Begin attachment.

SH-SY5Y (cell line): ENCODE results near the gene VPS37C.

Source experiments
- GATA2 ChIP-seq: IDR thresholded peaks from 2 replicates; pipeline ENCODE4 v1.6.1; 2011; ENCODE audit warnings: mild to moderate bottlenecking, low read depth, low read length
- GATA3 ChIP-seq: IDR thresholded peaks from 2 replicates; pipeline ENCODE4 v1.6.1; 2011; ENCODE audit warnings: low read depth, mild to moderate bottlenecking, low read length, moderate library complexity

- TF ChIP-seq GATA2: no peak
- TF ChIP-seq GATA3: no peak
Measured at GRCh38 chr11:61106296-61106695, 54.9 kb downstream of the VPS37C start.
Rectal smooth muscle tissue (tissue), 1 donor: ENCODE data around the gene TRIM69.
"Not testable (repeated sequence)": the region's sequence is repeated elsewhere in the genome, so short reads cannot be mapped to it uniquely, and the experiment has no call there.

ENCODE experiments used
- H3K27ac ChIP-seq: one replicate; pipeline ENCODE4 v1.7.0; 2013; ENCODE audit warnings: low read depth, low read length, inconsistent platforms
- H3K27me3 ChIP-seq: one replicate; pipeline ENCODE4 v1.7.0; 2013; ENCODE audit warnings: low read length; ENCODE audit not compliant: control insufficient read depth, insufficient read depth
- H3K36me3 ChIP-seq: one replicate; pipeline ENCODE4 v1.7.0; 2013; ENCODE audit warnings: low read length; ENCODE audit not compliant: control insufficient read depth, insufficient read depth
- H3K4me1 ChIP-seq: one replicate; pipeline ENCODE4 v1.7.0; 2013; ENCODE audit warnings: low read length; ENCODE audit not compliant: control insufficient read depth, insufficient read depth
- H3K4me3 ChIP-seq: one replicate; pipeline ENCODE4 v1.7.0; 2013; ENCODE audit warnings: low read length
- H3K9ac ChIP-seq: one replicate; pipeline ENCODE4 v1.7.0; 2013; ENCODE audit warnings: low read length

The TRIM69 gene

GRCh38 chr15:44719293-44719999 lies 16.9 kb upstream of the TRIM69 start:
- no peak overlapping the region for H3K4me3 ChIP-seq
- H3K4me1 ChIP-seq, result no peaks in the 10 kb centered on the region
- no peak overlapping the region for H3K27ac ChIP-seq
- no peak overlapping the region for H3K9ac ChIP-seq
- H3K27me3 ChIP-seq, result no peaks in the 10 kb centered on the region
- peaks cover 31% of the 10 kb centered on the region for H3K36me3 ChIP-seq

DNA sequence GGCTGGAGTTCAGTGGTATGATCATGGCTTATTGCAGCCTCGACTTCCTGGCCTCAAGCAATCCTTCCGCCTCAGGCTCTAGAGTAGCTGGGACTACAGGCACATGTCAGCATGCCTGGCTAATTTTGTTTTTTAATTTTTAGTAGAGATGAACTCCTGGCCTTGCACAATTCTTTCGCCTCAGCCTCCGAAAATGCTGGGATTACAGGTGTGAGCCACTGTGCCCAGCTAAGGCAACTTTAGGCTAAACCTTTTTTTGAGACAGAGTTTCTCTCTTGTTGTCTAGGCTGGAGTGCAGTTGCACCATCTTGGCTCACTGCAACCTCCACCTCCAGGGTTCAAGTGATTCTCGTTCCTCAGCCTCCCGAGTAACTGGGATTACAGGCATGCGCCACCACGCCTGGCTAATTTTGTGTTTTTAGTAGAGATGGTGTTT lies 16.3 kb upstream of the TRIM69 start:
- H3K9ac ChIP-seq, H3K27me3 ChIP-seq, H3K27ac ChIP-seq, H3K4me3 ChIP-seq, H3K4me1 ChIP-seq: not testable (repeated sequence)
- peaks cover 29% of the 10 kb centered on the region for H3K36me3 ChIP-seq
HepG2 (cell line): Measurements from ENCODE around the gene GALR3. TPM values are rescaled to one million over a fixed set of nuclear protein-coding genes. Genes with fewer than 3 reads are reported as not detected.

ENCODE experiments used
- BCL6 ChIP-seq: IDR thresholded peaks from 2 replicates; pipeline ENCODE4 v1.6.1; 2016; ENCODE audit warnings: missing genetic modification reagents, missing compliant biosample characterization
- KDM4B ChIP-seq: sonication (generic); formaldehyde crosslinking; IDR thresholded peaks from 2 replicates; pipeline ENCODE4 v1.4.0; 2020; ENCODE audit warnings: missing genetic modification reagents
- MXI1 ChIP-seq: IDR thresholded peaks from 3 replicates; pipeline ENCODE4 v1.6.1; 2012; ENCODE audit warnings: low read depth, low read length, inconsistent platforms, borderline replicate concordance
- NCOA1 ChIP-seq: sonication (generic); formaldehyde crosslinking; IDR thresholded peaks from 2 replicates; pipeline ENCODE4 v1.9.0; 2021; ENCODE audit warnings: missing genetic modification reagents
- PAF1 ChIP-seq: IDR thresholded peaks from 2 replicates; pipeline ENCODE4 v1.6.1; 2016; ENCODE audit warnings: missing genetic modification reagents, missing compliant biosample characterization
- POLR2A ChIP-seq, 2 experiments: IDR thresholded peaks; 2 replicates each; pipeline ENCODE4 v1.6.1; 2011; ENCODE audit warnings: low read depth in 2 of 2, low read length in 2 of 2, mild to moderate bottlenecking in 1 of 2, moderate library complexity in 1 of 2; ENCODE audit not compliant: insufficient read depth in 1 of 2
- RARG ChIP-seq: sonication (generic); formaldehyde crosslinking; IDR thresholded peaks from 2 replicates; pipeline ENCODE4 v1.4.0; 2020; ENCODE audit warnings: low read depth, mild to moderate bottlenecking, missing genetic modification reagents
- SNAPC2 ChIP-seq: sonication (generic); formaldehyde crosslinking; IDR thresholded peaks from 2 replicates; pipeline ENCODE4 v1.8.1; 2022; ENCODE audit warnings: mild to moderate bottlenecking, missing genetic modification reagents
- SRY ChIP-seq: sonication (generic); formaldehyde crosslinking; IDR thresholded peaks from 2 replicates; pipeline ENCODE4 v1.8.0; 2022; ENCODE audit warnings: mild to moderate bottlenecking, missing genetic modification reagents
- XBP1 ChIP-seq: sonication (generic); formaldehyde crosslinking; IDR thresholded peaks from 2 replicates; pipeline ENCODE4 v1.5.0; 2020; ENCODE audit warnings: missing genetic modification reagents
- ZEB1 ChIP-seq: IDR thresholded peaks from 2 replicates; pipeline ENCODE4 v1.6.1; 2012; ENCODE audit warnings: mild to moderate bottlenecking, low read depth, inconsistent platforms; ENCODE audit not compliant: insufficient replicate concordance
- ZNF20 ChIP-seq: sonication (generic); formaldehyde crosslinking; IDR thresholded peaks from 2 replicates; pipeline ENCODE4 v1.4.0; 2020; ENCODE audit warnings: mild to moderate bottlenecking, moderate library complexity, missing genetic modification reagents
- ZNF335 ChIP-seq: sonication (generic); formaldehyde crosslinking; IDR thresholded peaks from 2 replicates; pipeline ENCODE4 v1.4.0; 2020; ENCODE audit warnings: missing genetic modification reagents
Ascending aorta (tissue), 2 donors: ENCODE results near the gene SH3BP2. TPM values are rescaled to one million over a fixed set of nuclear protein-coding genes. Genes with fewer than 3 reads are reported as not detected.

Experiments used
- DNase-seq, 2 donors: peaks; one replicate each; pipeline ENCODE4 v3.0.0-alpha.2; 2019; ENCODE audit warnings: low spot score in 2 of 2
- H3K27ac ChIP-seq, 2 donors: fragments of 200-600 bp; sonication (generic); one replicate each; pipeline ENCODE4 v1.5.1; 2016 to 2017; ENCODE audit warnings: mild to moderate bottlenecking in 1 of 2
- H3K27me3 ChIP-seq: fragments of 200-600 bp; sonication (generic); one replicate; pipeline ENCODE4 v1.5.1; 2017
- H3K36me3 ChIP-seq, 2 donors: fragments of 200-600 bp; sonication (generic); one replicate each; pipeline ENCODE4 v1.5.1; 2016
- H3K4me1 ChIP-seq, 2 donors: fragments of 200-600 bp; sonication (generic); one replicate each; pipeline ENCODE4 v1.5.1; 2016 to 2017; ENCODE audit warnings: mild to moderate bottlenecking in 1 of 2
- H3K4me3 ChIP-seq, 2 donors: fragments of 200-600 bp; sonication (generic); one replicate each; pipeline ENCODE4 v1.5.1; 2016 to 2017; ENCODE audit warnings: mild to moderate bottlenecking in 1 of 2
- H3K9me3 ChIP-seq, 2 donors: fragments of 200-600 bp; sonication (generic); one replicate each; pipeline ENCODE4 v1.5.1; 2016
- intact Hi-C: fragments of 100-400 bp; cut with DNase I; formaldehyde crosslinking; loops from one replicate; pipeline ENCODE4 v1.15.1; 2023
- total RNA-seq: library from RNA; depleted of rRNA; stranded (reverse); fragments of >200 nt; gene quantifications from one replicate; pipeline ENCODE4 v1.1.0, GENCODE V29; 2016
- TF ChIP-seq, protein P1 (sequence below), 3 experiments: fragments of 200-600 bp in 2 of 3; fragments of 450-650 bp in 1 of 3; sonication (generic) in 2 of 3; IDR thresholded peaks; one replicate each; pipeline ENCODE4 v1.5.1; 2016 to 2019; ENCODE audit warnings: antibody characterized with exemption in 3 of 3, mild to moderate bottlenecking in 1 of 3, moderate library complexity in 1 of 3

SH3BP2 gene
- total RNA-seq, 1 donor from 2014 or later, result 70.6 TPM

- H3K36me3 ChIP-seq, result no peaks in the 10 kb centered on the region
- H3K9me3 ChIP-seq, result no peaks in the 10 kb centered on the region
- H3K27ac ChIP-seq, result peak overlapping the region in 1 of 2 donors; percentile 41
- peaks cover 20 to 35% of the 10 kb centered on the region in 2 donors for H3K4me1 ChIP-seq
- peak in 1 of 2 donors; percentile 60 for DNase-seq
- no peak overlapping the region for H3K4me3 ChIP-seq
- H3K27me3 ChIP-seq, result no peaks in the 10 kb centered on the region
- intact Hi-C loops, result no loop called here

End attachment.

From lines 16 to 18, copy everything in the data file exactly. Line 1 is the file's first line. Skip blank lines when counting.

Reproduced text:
- H3K9ac ChIP-seq: one replicate; pipeline ENCODE4 v1.7.0; 2013; ENCODE audit warnings: low read length

The TRIM69 gene

GRCh38 chr15:44719293-44719999 lies 16.9 kb upstream of the TRIM69 start: